RGD's Top 10
The Future Designer
February 14, 2017
Leaders in workplace innovation, content strategy, branding and communication discuss the changing roles, opportunities and challenges facing the future designer in RGD’s latest Future By Design panel
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Designers gathered at screening venues across Canada on January 31, 2017 to participate in the Association of Registered Graphic Designers (RGD)’s panel discussion on “The Future Designer” with Margot Bloomstein, principal at Appropriate Inc., Matteo Bologna, founding partner and principal at Mucca Design, and YuJune Park, director of BFA Communication Design Program at Parsons School of Design. Duane Bray, partner and global head of talent at IDEO New York, moderated the discussion.
Bloomstein began the discussion with a presentation highlighting three key areas of focus for designers—being a voice for diversity, standing up for sustainability and advocating for empathy. Bologna expressed his hope that type (and humour) would continue to be an important element in the design industry of the future, and YuJune Park answered the question, “what do you learn in design school?” and how it prepares students for what comes next.
Here are their top 10 insights on what it means to be a designer today, and what it will mean in the future:
1. “To say someone ‘gets it’ or ‘doesn’t get it’ shows that we’re not empathizing or understanding our client’s vocabulary or education level. If they’re coming to us with a problem, they trust that we have specialized expertise, and it’s up to us to provide support. Figure out how you can be a force for empathy by showing up, listening, and asking why.” Margot Bloomstein
2. “The client-designer relationship is changing rapidly. Designers need to address the question behind the question: ‘who is your audience’, and beyond that, ‘who are you as a designer’ and ‘how does your work live in the world?’” YuJune Park
3. “Pokemon go is a f---ing amazing thing. It is a technology that is mind-blowing, but used for such a simple thing – just playing. I’m fascinated by people who take new technology and new ideas and make it something for everyone. It would be great if it was for something a little deeper than just a video game.” Matteo Bologna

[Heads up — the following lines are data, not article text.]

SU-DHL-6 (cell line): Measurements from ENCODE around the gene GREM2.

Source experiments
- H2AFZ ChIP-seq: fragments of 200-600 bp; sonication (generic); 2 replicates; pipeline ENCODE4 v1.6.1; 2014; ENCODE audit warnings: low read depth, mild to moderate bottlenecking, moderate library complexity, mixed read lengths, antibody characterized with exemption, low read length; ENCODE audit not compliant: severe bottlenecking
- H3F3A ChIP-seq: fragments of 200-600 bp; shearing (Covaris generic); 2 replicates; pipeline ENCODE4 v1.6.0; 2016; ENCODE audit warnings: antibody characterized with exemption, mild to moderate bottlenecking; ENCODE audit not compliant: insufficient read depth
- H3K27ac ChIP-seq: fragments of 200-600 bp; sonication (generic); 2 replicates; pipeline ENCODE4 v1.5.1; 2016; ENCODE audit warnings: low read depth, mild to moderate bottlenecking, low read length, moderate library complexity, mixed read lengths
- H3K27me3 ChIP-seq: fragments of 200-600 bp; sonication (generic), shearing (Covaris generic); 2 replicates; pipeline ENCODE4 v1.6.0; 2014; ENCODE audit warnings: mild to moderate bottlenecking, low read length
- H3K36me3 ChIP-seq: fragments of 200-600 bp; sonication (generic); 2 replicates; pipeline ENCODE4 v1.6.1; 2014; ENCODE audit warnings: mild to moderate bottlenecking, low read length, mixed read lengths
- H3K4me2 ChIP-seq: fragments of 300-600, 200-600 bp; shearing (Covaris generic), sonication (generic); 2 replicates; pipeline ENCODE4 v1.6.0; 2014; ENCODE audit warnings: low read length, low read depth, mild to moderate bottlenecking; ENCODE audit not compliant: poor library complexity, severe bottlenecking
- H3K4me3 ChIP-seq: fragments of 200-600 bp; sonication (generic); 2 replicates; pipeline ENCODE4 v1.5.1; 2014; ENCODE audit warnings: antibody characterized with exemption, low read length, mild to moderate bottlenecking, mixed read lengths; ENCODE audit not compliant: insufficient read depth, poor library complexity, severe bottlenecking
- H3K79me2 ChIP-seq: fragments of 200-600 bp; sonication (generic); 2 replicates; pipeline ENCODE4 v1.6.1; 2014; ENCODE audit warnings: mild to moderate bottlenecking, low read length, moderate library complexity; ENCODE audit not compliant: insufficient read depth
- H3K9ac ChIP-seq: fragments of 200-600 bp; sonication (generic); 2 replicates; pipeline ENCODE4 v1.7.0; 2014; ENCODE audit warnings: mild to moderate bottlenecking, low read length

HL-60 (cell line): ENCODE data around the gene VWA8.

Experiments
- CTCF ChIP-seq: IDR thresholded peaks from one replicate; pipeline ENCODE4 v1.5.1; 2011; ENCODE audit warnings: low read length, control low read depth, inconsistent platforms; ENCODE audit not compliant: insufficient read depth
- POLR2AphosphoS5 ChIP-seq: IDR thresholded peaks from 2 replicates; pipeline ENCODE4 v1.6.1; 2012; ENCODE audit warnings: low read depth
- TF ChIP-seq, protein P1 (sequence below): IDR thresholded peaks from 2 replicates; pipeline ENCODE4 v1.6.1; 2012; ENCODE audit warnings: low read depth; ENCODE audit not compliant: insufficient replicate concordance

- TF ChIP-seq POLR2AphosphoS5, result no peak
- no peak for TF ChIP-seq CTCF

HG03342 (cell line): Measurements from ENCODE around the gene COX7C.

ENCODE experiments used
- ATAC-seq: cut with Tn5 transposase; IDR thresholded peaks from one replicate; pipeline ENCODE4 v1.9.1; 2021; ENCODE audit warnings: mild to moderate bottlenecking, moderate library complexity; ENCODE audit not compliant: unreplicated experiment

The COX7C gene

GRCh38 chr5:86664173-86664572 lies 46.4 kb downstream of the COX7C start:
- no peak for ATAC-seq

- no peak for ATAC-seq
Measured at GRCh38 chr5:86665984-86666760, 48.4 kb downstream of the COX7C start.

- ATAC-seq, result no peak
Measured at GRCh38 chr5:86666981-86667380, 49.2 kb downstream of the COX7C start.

4. “Our goal is to help facilitate communication, which starts by understanding the message, the people trying to send it, and the needs and constraints of their audience. If we don’t understand the topic, the speaker and the receiver, we can’t do a good job of bridging that gap. It is unethical to try and design communication without understanding the whole picture.” Margot Bloomstein
5. “People ask why we’re teaching code to design students. It’s about understanding the tools we use – if you don’t, it can be hard to innovate and influence how they affect what you create. It’s good to unpack the visual language and understand where the technology came from, because these are the things that influence how we visualize the world.” YuJune Park
6. “Everything is a template now. As designers, we deal with things that have already been designed for us. Everything is already done, beautifully made, and we just accept it, often without any criticism. And that’s okay. We don’t have to reinvent things. This frees us up to connect with our emotions and produce work that AI cannot.” Matteo Bologna
7. “There seems to be a growing interest in deeper research. People are seeing the value in detail, and that affects how we layer information online and offline. As designers we have to stay true to the key message, and offer ways to navigate through the information to find meaning” Margot Bloomstein
8. “Above all, the skill we want to teach out students is to learn how to learn. The concrete skills of today likely won’t exist in ten years – students should be constantly curious, they should have an understanding of the work that’s come before them, what comes after, the context in which they’re making work and the history of design. To stay curious and critical is the most important thing.” YuJune Park
9. “Our job is to facilitate the path from A to B. The user/customer/client/guest needs to go from one point to another, not in the fastest way, but in the most interesting way. As designers we can do this by adding politics, adding humour, adding beliefs – our presence in this path is important.” Matteo Bologna
10. “Being a curious and aware maker is the first step to shaping the future of our industry. Not just staying on top of the latest technology, but really understanding why these tools make form the way that looks the way it does, in a technological and cultural context. We need to be designing with our heart and minds open.” YuJune Park
The Association of Registered Graphic Designers (RGD) promotes professional standards in the graphic design industry and authors a Top 10 list on the Applied Arts website.
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